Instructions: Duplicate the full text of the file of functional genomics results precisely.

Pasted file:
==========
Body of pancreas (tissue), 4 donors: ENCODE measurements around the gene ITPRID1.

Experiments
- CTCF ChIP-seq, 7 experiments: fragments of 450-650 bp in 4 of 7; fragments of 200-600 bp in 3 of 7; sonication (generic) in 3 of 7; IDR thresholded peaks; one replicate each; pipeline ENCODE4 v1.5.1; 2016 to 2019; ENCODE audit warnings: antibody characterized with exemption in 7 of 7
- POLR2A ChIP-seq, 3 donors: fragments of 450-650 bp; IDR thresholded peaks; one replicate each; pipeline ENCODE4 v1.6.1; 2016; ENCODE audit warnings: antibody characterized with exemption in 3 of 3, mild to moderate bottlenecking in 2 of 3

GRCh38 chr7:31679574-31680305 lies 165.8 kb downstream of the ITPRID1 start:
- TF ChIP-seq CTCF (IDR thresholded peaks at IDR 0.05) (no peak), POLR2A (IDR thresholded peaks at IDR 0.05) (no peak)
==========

Body of pancreas (tissue), 4 donors: ENCODE measurements around the gene ITPRID1.

Experiments
- CTCF ChIP-seq, 7 experiments: fragments of 450-650 bp in 4 of 7; fragments of 200-600 bp in 3 of 7; sonication (generic) in 3 of 7; IDR thresholded peaks; one replicate each; pipeline ENCODE4 v1.5.1; 2016 to 2019; ENCODE audit warnings: antibody characterized with exemption in 7 of 7
- POLR2A ChIP-seq, 3 donors: fragments of 450-650 bp; IDR thresholded peaks; one replicate each; pipeline ENCODE4 v1.6.1; 2016; ENCODE audit warnings: antibody characterized with exemption in 3 of 3, mild to moderate bottlenecking in 2 of 3

GRCh38 chr7:31679574-31680305 lies 165.8 kb downstream of the ITPRID1 start:
- TF ChIP-seq CTCF (IDR thresholded peaks at IDR 0.05) (no peak), POLR2A (IDR thresholded peaks at IDR 0.05) (no peak)